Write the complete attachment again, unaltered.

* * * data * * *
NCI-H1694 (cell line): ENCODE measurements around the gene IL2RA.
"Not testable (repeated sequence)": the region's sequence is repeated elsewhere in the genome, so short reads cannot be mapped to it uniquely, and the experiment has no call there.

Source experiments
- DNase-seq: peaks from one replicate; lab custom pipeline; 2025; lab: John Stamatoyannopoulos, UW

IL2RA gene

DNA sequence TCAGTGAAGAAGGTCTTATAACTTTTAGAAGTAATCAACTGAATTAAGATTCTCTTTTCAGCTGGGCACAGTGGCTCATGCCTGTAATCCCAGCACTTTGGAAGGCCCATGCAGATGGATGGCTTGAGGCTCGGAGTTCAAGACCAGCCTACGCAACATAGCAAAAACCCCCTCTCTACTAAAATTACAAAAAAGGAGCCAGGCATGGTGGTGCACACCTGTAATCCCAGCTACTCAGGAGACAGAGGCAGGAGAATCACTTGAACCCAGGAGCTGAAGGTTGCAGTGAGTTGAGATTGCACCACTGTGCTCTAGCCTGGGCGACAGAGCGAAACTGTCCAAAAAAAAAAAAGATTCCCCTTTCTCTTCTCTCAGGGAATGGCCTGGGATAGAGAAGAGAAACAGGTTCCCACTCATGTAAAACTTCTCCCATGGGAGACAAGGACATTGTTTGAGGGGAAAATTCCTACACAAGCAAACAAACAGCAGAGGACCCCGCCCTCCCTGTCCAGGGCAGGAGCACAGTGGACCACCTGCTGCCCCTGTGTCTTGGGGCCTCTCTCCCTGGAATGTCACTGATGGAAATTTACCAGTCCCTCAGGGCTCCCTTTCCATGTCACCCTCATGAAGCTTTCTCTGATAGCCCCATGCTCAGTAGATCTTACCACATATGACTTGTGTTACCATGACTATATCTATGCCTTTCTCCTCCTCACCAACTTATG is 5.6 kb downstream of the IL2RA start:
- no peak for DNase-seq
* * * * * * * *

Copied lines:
NCI-H1694 (cell line): ENCODE measurements around the gene IL2RA.
"Not testable (repeated sequence)": the region's sequence is repeated elsewhere in the genome, so short reads cannot be mapped to it uniquely, and the experiment has no call there.

Source experiments
- DNase-seq: peaks from one replicate; lab custom pipeline; 2025; lab: John Stamatoyannopoulos, UW

IL2RA gene

DNA sequence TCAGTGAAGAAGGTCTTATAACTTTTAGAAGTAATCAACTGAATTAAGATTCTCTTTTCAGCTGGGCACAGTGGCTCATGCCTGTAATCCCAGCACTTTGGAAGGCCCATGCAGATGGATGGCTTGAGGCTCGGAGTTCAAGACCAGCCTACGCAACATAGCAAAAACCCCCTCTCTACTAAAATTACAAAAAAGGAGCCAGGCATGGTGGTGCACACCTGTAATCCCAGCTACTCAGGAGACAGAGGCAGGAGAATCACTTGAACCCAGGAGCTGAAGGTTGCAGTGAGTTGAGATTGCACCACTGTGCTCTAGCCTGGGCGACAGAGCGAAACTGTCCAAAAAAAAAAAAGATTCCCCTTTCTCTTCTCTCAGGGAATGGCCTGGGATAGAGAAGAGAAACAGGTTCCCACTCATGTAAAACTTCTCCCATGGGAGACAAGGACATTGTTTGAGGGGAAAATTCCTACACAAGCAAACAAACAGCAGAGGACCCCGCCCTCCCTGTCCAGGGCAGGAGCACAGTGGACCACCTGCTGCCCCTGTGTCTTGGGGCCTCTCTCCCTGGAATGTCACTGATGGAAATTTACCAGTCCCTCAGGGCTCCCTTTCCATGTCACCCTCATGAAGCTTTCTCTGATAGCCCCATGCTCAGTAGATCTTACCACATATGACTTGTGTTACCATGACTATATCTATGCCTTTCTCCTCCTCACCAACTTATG is 5.6 kb downstream of the IL2RA start:
- no peak for DNase-seq